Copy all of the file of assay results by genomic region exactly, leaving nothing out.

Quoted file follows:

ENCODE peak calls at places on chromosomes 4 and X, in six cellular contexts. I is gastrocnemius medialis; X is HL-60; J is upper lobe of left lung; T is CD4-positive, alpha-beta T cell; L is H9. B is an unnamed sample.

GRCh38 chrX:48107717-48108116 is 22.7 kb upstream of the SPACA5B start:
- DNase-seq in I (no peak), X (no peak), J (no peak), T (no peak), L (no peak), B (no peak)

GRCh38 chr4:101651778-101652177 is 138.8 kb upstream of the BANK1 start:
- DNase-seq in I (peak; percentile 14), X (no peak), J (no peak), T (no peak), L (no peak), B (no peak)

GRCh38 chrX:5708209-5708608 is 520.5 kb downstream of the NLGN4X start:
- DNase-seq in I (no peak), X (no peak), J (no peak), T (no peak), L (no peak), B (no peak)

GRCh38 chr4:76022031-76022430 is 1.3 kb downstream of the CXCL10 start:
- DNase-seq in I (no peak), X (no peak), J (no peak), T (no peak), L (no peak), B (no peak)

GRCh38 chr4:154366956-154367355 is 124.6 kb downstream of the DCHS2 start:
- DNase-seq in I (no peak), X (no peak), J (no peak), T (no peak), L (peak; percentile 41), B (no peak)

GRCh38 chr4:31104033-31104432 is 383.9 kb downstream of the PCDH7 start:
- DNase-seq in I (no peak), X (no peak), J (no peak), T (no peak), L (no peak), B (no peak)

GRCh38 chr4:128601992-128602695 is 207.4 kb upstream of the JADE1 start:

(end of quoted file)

ENCODE peak calls at places on chromosomes 4 and X, in six cellular contexts. I is gastrocnemius medialis; X is HL-60; J is upper lobe of left lung; T is CD4-positive, alpha-beta T cell; L is H9. B is an unnamed sample.

GRCh38 chrX:48107717-48108116 is 22.7 kb upstream of the SPACA5B start:
- DNase-seq in I (no peak), X (no peak), J (no peak), T (no peak), L (no peak), B (no peak)

GRCh38 chr4:101651778-101652177 is 138.8 kb upstream of the BANK1 start:
- DNase-seq in I (peak; percentile 14), X (no peak), J (no peak), T (no peak), L (no peak), B (no peak)

GRCh38 chrX:5708209-5708608 is 520.5 kb downstream of the NLGN4X start:
- DNase-seq in I (no peak), X (no peak), J (no peak), T (no peak), L (no peak), B (no peak)

GRCh38 chr4:76022031-76022430 is 1.3 kb downstream of the CXCL10 start:
- DNase-seq in I (no peak), X (no peak), J (no peak), T (no peak), L (no peak), B (no peak)

GRCh38 chr4:154366956-154367355 is 124.6 kb downstream of the DCHS2 start:
- DNase-seq in I (no peak), X (no peak), J (no peak), T (no peak), L (peak; percentile 41), B (no peak)

GRCh38 chr4:31104033-31104432 is 383.9 kb downstream of the PCDH7 start:
- DNase-seq in I (no peak), X (no peak), J (no peak), T (no peak), L (no peak), B (no peak)

GRCh38 chr4:128601992-128602695 is 207.4 kb upstream of the JADE1 start: